A story of two births.
A story of two births.
Seeing Hamilton with Barack Obama.
Sam Patten’s wild life as a cooperating witness.
Joe Ford, car detective, searches the world for stolen rare automobiles on the black market.
Public-health officials are confronting dangerous ideas as much as a deadly disease.
Patrick Bryne’s tenure at Overstock.com was already on the rocks, due to an all in bet on blockchain technology, before he admitted that he had an affair with the Russian operative Maria Butina.
“The tragedy of digital media isn’t that it’s run by ruthless, profiteering guys in ill-fitting suits; it’s that the people posing as the experts know less about how to make money than their employees, to whom they won’t listen.”
On life as a police patrolman.
Originally published in 1997 under a pen name in The New Yorker. Appears now for the first time under the author’s known identity.
Housing insecurity in the nation’s richest cities is far worse than government statistics claim. Just ask the Goodmans.
How the first Williams sister changed the course of women’s tennis.
Last year, a 26-year-old American missionary set out to convert the world’s most isolated hunter-gatherer tribe. This is the untold story of John Chau’s mission and the tragedy that awaited him.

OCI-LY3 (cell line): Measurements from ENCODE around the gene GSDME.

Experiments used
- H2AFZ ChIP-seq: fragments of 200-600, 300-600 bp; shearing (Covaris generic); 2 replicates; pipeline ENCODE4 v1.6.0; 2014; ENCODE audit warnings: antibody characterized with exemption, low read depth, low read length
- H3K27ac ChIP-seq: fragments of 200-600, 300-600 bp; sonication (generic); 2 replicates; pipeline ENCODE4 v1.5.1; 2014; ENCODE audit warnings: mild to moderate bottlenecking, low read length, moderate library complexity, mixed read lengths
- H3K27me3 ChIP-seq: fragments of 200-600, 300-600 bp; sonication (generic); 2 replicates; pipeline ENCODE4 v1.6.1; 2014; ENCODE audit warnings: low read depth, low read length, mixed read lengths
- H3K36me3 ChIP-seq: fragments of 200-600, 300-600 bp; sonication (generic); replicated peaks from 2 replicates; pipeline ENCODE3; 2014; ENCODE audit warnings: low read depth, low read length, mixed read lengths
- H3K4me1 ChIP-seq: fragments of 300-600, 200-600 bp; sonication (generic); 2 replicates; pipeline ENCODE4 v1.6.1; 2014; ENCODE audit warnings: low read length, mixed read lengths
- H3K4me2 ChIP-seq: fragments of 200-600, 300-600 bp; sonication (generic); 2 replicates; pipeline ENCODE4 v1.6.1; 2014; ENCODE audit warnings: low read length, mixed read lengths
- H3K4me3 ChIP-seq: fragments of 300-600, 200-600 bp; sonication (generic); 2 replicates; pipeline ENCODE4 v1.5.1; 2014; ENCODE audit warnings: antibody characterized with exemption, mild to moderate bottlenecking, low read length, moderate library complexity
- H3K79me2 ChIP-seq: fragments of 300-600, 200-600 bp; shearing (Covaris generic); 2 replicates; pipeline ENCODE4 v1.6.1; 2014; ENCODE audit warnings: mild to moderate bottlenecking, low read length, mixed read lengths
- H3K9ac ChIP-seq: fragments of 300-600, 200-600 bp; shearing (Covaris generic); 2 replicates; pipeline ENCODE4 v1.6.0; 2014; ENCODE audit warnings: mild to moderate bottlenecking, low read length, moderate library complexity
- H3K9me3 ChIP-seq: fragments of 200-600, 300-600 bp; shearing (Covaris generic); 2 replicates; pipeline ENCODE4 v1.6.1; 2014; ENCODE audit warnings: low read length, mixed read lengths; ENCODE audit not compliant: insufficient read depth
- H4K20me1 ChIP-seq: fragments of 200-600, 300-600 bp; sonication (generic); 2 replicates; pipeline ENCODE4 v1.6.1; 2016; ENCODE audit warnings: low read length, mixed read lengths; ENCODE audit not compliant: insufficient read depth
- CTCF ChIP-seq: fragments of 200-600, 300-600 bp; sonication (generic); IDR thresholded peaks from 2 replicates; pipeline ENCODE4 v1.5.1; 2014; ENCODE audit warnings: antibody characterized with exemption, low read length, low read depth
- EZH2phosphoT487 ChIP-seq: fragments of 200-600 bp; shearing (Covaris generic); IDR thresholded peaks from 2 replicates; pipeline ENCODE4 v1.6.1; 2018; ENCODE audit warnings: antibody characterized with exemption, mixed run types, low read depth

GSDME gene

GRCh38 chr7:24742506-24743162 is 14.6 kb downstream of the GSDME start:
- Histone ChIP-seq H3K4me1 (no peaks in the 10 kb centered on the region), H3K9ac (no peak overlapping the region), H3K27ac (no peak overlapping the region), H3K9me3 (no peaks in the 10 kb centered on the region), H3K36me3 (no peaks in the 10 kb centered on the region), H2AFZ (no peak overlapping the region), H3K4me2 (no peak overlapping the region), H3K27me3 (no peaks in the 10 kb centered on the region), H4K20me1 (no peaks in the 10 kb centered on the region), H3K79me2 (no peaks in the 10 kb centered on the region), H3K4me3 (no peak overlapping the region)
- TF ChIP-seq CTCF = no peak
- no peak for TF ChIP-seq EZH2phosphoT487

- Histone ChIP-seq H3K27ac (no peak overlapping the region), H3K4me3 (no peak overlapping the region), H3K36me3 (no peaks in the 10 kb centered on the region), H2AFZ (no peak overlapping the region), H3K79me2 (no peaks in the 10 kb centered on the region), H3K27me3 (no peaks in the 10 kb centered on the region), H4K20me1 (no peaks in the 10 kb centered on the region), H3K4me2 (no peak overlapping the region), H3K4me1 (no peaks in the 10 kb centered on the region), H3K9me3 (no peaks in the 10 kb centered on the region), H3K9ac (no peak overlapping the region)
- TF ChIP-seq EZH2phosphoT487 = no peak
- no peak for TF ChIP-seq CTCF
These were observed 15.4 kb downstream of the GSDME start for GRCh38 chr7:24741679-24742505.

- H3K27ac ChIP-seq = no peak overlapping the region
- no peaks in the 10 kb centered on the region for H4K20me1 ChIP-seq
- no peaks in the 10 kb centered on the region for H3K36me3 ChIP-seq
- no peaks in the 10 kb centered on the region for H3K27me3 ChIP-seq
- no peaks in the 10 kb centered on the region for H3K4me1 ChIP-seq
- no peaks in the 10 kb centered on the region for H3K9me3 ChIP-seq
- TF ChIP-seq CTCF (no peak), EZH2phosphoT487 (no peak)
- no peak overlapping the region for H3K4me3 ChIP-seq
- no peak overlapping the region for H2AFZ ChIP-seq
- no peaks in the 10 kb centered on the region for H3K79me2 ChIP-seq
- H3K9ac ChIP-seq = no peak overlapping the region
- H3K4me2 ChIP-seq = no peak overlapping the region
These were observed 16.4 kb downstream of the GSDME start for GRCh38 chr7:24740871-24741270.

Dead and living girls communicate in the aftermath of a disaster.
After years of whispers in her Polish community, Anna finally learned the truth about her father. Then she went to Sri Lanka to find him.
The Baby Phat designer returns.
Jean-Xavier de Lestrade is a French documentary filmmaker. He directed Murder on a Sunday Morning and The Staircase.
“The courtroom in the United States is not really about the truth. It’s more about a story against another story. It’s more about storytelling. The more compelling or believable story by the jury will win. But in the end, we don’t know: is it the truth or not?”
He was a convicted felon who found a niche in Seattle’s construction boom. As the region’s fortunes rose and fell—and rose again—so did his. Then a fatal boating accident came for Michael Powers’s fairy-tale ending.
Can a college sophomore turn WeRateDogs into a puppers empire?
The crowdfunded phone of the future was a multimillion-dollar scam
Where Big Tech goes to ask deep questions.
How an obsession with school shooters led to a murder plot.
On the “white gold” that fueled slavery.
Border Patrol agent Matthew Bowen had been investigated for years before he used his 4,000-pound truck to assault a fleeing migrant.
How a journeyman actor became a star.
National developers are behind the proliferation of luxury apartments near college campuses, and they’re driving low-income students farther away.
At 25, Stephen Glass was the most sought-after young reporter in the nation’s capital, producing knockout articles for magazines ranging from The New Republic to Rolling Stone. Trouble was, he made things up—sources, quotes, whole stories—in a breathtaking web of deception that emerged as the most sustained fraud in modern journalism.